Cessna 336 Skymaster (oz5354)
About this Plan
Cessna 336 Skymaster. Control line scale model.
Quote: "One of the most interesting businessplane designs of recent years, the Cessna 336 Skymaster is a marvelous subject for twin-engined models. Unlike other twins, its 'center-line thrust concept', with push-pull powerplants, permits a minimum of upsetting forces after one engine conks out. F/F and R/C fans alike should be enthusiastic over Cessna's center line thrust concept, as CLTC craft continue on course relatively undisturbed after one engine has quit.
After ribs and spars are cut out, assemble wing spar with aid of spar braces. Dihedral should be as shown. Ribs are cemented to spar first, then 1/4 sq balsa LE and 1/8 sq ply TE. If a power saw is not available for stripping up 1/2 ply for TE, then 1/8 pine or spruce will do the job. Flap control horns should be formed and installed at this stage (before top sheet covering). Aluminum straps about 1/16 x 1/8 are used, being wrapped around the control horns and TE. Cover the bottom of the wing with 3/32 sheet (be sure this is done before mounting bell-crank or flap-actuating 'L'-crank.
After bellcrank and L-crank are installed, make inclined lead-out holes in wing bottom. Cement 1/8 in OD tubing in these holes to minimize wear due to lead-out wire movement. To make an easy job of mounting the booms and stabilizer, make push rod 8 in long initially. When tail booms and stabilizer are in place, remaining push rod length is soldered on. Secure front end of push rod to bellcrank with washer soldered to push rod end. Check actuation of bellcrank for smoothness, then plank top of wing, add tip blocks, ailerons and flaps.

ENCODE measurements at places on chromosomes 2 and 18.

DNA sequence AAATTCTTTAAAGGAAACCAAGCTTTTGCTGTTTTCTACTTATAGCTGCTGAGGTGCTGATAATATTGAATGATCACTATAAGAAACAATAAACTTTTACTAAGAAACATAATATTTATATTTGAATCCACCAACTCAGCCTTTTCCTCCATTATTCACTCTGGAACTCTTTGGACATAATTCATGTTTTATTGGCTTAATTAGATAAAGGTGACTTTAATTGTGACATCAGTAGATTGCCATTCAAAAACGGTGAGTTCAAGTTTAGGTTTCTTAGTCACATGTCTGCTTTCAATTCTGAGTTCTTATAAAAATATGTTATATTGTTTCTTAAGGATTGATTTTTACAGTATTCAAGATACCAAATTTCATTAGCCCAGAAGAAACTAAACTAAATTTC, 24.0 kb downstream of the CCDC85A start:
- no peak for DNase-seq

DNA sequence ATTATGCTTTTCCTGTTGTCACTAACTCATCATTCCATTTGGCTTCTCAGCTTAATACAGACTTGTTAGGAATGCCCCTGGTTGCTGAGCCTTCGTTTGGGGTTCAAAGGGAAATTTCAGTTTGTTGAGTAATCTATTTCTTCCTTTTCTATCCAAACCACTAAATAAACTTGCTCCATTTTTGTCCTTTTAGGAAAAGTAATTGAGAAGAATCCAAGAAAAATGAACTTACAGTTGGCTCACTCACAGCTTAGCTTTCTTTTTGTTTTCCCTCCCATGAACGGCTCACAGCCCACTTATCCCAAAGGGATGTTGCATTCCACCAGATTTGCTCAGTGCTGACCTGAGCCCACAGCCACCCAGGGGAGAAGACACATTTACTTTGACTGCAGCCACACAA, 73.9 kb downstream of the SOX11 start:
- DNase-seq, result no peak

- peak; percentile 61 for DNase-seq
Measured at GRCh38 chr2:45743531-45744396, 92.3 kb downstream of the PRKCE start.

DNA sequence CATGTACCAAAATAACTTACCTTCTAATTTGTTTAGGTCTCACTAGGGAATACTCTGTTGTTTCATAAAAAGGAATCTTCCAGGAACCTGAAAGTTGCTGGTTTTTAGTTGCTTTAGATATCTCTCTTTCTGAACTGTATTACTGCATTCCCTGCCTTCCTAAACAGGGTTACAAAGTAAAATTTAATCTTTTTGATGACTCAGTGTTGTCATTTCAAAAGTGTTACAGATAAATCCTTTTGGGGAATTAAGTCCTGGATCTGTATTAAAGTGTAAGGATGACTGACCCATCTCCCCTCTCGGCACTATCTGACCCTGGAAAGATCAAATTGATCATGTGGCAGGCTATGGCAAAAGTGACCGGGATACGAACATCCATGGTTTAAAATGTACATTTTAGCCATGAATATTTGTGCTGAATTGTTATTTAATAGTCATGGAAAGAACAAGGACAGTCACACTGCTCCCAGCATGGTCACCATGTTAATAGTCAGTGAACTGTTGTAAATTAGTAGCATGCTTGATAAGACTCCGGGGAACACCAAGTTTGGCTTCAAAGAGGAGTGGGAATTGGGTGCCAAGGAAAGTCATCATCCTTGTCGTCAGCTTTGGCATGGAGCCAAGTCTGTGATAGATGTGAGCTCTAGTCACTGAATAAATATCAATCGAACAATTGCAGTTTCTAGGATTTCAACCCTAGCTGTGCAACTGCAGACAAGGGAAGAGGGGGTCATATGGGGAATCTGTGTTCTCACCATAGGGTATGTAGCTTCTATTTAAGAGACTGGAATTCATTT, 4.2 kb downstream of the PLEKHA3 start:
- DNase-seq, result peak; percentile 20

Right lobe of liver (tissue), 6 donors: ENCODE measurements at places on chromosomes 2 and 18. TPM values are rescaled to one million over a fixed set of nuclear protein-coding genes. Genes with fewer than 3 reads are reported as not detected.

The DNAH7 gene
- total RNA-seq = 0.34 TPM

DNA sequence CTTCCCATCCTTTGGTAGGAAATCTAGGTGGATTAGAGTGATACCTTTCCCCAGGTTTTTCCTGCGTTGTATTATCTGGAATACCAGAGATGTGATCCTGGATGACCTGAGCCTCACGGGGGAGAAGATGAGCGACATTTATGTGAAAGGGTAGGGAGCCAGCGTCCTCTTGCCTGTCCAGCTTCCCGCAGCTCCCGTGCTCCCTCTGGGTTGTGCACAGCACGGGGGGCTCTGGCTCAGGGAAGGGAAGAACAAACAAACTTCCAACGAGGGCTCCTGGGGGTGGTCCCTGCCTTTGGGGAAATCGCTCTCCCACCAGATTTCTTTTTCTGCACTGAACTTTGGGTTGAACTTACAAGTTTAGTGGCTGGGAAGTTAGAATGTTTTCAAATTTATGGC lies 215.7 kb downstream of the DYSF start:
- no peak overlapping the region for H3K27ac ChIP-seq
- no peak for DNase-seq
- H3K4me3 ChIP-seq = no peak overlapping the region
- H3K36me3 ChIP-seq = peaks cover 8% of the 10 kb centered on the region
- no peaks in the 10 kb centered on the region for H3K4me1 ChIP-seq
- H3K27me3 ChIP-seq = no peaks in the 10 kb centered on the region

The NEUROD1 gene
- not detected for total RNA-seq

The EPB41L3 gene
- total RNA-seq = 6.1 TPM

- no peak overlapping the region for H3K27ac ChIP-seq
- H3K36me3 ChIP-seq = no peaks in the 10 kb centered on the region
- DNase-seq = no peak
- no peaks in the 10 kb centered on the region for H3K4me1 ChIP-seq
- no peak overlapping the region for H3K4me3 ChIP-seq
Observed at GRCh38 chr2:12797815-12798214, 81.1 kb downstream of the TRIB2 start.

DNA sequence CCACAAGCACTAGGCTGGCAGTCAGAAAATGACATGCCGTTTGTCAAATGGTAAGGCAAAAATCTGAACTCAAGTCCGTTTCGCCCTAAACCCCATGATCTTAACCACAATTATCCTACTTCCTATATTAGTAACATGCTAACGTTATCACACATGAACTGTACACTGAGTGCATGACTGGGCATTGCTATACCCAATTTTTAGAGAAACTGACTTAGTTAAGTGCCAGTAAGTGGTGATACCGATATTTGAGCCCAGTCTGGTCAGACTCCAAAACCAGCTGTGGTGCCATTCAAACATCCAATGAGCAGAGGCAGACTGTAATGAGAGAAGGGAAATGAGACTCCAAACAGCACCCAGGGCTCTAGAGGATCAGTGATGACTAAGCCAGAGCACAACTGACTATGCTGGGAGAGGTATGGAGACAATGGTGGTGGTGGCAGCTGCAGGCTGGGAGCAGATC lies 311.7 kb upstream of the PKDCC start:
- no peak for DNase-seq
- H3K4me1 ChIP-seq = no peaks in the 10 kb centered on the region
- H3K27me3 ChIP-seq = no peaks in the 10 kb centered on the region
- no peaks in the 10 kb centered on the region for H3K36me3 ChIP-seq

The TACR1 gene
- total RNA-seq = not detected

Cut four blanks for tail booms from 1/4 in sheet, working as accurately as you can in cutting the wing opening. Careless work at this stage can result in one boom drooping more than the other - nothing looks worse in a twin-boomed job! Boom cores of 1/8 sheet (2) are needed, plus a pair of rudder supports cut from 1/8 ply. Note that clearance for the push rod is cut out of the inboard support. Flyers who prefer the standard counter-clockwise flying direction will want to hollow out the left boom for push rod clearance.
Only the outboard 1/4 in blank is cemented to the 1/8 core of the left tail boom - access is needed for sub-sequent push rod installation. In laminating the right boom, do not forget rudder support. It is very hard to install in the assembled tail boom. Carve and sand tail boom as per section..."
Quote: "This is a scale model of the first version of the Cessna 336 Skymaster manufactured by Cessna between 1963 and 1965. It had fixed gear and poor performance. It was replaced with the Cessna 337 Super Skymaster with retractable undercarriage and more streamlining. It was made until 1980. Robert Welch designed and made this beautiful control line scale copy of the 336 with two .15 Fox engines and way back in 1963. It won the Control line scale championship in the American AMA Nationals of that year. This model was published in American Modeler July-August 1964 issue. Who will be the first modeler to make a RC version to commemorate the fiftieth anniversary of its publication? Best wishes to all from Colombia, Eduardo".
Direct submission to Outerzone.
Update 18/07/2016: Article pages, text & pics added, thanks to RFJ.
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